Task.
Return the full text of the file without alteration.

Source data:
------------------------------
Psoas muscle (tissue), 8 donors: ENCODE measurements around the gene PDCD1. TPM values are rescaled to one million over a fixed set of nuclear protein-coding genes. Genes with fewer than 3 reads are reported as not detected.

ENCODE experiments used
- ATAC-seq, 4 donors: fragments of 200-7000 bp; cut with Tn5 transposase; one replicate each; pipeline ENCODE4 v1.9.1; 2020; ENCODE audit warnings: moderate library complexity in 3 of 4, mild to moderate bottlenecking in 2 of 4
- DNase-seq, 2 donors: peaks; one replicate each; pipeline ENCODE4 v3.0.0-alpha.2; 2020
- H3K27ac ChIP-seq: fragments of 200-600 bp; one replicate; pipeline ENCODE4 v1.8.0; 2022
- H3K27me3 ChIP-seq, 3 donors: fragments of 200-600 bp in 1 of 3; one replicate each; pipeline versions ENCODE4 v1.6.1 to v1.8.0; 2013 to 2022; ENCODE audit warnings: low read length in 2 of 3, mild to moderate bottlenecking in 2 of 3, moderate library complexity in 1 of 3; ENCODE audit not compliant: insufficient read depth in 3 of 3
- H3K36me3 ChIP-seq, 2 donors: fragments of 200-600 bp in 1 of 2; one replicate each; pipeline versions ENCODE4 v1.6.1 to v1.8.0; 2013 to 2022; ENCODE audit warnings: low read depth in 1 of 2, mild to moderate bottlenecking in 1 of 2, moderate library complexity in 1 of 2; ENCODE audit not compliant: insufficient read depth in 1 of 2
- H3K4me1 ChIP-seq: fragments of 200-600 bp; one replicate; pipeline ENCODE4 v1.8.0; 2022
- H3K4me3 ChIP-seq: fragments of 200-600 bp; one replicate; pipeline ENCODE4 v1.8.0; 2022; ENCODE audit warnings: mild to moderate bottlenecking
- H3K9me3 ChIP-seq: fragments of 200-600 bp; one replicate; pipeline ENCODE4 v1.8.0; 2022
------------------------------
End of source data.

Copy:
Psoas muscle (tissue), 8 donors: ENCODE measurements around the gene PDCD1. TPM values are rescaled to one million over a fixed set of nuclear protein-coding genes. Genes with fewer than 3 reads are reported as not detected.

ENCODE experiments used
- ATAC-seq, 4 donors: fragments of 200-7000 bp; cut with Tn5 transposase; one replicate each; pipeline ENCODE4 v1.9.1; 2020; ENCODE audit warnings: moderate library complexity in 3 of 4, mild to moderate bottlenecking in 2 of 4
- DNase-seq, 2 donors: peaks; one replicate each; pipeline ENCODE4 v3.0.0-alpha.2; 2020
- H3K27ac ChIP-seq: fragments of 200-600 bp; one replicate; pipeline ENCODE4 v1.8.0; 2022
- H3K27me3 ChIP-seq, 3 donors: fragments of 200-600 bp in 1 of 3; one replicate each; pipeline versions ENCODE4 v1.6.1 to v1.8.0; 2013 to 2022; ENCODE audit warnings: low read length in 2 of 3, mild to moderate bottlenecking in 2 of 3, moderate library complexity in 1 of 3; ENCODE audit not compliant: insufficient read depth in 3 of 3
- H3K36me3 ChIP-seq, 2 donors: fragments of 200-600 bp in 1 of 2; one replicate each; pipeline versions ENCODE4 v1.6.1 to v1.8.0; 2013 to 2022; ENCODE audit warnings: low read depth in 1 of 2, mild to moderate bottlenecking in 1 of 2, moderate library complexity in 1 of 2; ENCODE audit not compliant: insufficient read depth in 1 of 2
- H3K4me1 ChIP-seq: fragments of 200-600 bp; one replicate; pipeline ENCODE4 v1.8.0; 2022
- H3K4me3 ChIP-seq: fragments of 200-600 bp; one replicate; pipeline ENCODE4 v1.8.0; 2022; ENCODE audit warnings: mild to moderate bottlenecking
- H3K9me3 ChIP-seq: fragments of 200-600 bp; one replicate; pipeline ENCODE4 v1.8.0; 2022